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Emily's Balloon (2003)

by Komako Sakai

Other authors: See the other authors section.

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14110146,942 (3.93)1
A little girl's new friend is round, lighter than air, and looks like the moon at night.

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» See also 1 mention

Showing 1-5 of 10 (next | show all)
I think I am dealing with my birthday is coming-what are you doing with your life-30 is looming-crisis-by looking at/reading lots of children's books. It's my way of stopping time and remembering the wonderful innocence of childhood. This book is a gem. The illustrations are just too sweet. Plus, the little girl is named Emily, could it get any better? ( )
  Emily_Harris | Dec 22, 2020 |
A heartbreaker with a sad ending ( )
  alent1234 | Dec 5, 2019 |
I had mixed feelings about this book. The main reason I did not like this was from the point of view it was told in. How the story is written, makes it seems like it is through third person; it refers to the characters from an outside perspective. However, at some points through the text, it is meant to seem as though the characters themselves are speaking, but no speech indicator is given. For example at one point in the story it says, " One afternoon, Emily got a balloon", clearly the point of view here is represented in third person. However, in another part of the story it says, " Again"? ; this section is through first person of Emily, but in the text there is no indication of that. This may be a hard concept to understand for a young reader. I did enjoy the illustrations in this story very much though; the pictures throughout the book are all hand drawn and have a child like feel to them. This is perfect for this story since it would be more appropriate for a younger audience. The main message of the story is friendship. ( )
  cdovel1 | Oct 3, 2016 |
In my opinion, this was a very good book. "Emily's Balloon" is about a young girl who gets a balloon one afternoon. She loves her balloon but seems to keep letting it go and float to the ceiling. Her mother decides to tie a spoon to the balloon so it doesn't fly away. But when Emily goes outside, the wind blows her balloon into a tree where her mother can't reach it. This upsets Emily because she wanted to do a number of activities with her balloon later that night. The book ends with Emily's mother promising to get the balloon down from the tree tomorrow and Emily looking out the window and saying "goodnight" to her balloon. The first reason I liked this book was for it's simple language. It uses simple sentences like "One afternoon, Emily got a balloon." or "Emily and the balloon went into the yard." These are great sentences for children learning to read. Second, I thought the plot of the book was perfect. It starts of happy with Emily playing and enjoying her balloon then moves to conflict when she loses it, and then to a resolution when her mother promises to get the balloon down from the tree in the morning. The illustrations were on point as they depict what the text is saying for each page. I think the big idea/message from this book is to not panic or get sad when something goes wrong because sometimes things aren't as bad as they seem. ( )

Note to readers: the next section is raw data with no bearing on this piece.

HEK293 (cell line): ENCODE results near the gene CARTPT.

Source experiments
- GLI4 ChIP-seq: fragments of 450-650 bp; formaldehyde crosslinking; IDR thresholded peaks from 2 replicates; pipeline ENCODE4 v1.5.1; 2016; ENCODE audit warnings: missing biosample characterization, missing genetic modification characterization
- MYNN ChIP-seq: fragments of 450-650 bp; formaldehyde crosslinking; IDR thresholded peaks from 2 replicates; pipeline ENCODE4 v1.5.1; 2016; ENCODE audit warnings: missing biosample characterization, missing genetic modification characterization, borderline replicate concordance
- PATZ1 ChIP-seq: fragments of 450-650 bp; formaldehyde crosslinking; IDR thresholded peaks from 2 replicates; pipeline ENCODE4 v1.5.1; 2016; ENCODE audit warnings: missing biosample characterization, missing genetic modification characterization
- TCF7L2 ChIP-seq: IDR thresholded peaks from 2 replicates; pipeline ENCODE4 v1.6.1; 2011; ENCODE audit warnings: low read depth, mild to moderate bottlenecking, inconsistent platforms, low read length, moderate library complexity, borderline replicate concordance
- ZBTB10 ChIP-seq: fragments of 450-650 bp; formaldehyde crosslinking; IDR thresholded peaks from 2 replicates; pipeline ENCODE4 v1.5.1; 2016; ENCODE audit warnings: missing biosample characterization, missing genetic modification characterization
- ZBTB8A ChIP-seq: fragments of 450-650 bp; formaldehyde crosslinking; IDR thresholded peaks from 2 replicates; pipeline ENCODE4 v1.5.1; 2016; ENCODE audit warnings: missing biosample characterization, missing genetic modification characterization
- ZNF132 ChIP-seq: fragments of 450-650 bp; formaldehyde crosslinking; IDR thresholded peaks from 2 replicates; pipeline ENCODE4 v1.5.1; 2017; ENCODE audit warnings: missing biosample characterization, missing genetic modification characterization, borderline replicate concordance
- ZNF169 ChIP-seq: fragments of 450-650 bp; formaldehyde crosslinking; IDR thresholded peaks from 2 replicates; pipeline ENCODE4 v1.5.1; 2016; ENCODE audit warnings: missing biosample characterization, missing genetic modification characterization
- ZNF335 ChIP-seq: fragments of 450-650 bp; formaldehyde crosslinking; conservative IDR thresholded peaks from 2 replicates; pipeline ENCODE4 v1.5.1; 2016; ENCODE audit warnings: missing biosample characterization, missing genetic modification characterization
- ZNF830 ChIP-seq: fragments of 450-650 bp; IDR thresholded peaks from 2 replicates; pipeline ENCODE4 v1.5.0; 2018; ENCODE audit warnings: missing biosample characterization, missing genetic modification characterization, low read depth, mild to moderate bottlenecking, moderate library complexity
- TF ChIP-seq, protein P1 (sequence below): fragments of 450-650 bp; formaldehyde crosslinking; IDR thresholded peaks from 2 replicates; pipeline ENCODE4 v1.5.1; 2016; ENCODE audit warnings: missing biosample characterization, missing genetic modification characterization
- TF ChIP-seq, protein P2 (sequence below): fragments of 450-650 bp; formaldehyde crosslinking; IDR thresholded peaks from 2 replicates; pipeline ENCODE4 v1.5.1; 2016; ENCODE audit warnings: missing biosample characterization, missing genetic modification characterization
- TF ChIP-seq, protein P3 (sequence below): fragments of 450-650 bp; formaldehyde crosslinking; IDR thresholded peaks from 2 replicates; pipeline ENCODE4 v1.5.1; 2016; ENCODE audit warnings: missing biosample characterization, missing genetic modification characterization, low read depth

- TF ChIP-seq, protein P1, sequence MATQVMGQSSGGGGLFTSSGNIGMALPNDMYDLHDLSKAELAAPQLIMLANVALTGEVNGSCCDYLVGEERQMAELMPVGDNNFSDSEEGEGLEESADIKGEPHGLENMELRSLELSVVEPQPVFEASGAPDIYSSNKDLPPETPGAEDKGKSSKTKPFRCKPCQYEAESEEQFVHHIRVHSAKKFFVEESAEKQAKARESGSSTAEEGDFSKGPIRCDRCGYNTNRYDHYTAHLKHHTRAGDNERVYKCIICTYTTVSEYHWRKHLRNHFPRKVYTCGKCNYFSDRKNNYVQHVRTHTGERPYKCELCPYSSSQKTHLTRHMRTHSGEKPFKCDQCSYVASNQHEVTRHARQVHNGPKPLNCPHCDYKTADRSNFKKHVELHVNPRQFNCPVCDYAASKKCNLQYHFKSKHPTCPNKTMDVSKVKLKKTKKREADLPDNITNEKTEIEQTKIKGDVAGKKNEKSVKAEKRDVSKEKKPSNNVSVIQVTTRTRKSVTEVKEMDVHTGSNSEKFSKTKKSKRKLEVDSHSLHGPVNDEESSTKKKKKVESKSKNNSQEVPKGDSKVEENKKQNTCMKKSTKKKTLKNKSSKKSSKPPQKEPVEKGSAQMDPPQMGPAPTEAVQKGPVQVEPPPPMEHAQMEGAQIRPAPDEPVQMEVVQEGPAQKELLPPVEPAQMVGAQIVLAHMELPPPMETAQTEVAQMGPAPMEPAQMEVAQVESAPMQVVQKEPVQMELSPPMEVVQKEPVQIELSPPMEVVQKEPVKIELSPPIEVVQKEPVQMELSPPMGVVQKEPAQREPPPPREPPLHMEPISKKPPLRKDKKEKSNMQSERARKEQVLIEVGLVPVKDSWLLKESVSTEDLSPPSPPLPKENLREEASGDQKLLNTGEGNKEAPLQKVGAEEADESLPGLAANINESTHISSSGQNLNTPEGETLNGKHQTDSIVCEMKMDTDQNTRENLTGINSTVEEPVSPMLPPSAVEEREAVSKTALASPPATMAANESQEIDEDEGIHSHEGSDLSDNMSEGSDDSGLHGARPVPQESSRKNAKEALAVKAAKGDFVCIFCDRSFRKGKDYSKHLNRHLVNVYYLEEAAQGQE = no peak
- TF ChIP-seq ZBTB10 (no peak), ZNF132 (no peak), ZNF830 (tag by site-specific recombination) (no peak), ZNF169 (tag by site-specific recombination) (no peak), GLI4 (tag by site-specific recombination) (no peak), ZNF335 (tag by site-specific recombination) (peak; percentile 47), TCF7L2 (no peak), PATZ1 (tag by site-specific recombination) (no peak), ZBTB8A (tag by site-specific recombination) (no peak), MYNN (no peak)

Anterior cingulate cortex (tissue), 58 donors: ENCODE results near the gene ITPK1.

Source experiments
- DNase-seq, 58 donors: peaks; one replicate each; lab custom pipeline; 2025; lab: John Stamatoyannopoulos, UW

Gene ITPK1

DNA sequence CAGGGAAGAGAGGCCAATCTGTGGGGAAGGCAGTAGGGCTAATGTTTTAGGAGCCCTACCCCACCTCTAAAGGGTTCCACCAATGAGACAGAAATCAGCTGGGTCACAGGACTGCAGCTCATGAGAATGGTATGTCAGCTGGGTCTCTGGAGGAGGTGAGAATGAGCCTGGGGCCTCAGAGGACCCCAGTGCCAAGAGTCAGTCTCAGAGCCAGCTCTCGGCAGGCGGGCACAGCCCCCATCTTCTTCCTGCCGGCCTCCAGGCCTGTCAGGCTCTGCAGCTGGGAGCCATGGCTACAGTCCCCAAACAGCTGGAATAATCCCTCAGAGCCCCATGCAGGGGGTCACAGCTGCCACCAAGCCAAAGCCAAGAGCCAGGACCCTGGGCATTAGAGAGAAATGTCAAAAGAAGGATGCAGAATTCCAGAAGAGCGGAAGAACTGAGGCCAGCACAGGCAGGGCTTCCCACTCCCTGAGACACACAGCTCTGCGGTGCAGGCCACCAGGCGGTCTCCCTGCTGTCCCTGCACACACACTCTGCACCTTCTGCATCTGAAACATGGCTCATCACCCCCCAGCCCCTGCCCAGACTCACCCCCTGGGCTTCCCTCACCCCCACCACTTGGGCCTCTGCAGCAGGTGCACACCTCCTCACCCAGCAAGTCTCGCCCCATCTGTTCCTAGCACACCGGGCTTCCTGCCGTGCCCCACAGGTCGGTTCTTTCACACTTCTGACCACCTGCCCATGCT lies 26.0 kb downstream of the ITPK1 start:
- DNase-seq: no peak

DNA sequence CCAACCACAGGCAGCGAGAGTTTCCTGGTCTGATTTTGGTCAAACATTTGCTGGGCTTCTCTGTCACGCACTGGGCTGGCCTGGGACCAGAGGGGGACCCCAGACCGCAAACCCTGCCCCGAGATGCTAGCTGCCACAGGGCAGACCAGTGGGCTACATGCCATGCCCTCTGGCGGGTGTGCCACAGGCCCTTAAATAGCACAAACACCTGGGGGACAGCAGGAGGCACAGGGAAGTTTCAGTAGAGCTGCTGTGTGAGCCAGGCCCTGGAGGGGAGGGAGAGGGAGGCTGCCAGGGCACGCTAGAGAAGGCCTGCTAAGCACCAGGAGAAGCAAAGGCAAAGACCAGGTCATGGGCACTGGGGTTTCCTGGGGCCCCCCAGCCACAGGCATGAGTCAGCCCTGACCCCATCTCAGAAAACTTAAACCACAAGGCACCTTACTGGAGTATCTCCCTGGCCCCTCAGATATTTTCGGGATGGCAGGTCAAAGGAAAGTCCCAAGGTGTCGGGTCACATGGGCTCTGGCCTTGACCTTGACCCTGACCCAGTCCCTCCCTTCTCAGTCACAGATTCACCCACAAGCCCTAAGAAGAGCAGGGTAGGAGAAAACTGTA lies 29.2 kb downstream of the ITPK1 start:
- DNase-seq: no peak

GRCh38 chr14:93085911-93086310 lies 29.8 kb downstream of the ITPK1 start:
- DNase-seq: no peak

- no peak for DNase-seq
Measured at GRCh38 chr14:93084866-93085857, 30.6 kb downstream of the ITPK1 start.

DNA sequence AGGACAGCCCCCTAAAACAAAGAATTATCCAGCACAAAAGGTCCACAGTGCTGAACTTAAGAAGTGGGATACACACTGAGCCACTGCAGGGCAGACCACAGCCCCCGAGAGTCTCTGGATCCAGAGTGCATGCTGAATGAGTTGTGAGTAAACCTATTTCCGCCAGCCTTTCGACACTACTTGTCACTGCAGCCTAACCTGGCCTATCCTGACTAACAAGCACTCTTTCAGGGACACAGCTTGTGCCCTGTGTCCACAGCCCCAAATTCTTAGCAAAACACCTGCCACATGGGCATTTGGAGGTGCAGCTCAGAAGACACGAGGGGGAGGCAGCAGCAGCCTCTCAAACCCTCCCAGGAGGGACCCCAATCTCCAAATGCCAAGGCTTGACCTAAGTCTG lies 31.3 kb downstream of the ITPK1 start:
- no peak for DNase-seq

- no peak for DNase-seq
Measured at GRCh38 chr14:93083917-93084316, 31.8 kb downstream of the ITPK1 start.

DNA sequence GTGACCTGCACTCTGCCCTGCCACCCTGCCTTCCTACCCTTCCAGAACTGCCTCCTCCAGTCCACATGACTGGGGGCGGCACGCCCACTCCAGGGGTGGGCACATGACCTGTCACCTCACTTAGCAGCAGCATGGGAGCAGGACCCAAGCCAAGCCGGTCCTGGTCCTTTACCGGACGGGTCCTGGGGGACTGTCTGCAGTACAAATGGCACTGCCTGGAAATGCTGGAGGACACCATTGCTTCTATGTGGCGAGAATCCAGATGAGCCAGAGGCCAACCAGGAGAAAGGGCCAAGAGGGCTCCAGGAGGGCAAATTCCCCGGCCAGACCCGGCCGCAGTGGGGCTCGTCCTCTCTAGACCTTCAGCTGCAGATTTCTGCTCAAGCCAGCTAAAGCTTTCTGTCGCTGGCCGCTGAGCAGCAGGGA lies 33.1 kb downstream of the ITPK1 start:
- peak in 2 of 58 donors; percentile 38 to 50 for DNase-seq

johngipe | Sep 17, 2016 |
This book is about a little girl who has a balloon as a friends but slowly the balloon starts to deflate. She learns that the balloon will always be her friends but is sad at the same time. ( )
  MarandaJC | May 19, 2015 |
Showing 1-5 of 10 (next | show all)
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» Add other authors (3 possible)

Author nameRoleType of authorWork?Status
Komako Sakaiprimary authorall editionscalculated
Gräfe, UrsulaÜbersetzersecondary authorsome editionsconfirmed
Nguyen, Anne NganDesignersecondary authorsome editionsconfirmed
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To Noriko and Kenichi
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One afternoon, Emily got a balloon.
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(Click to show. Warning: May contain spoilers.)
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A little girl's new friend is round, lighter than air, and looks like the moon at night.

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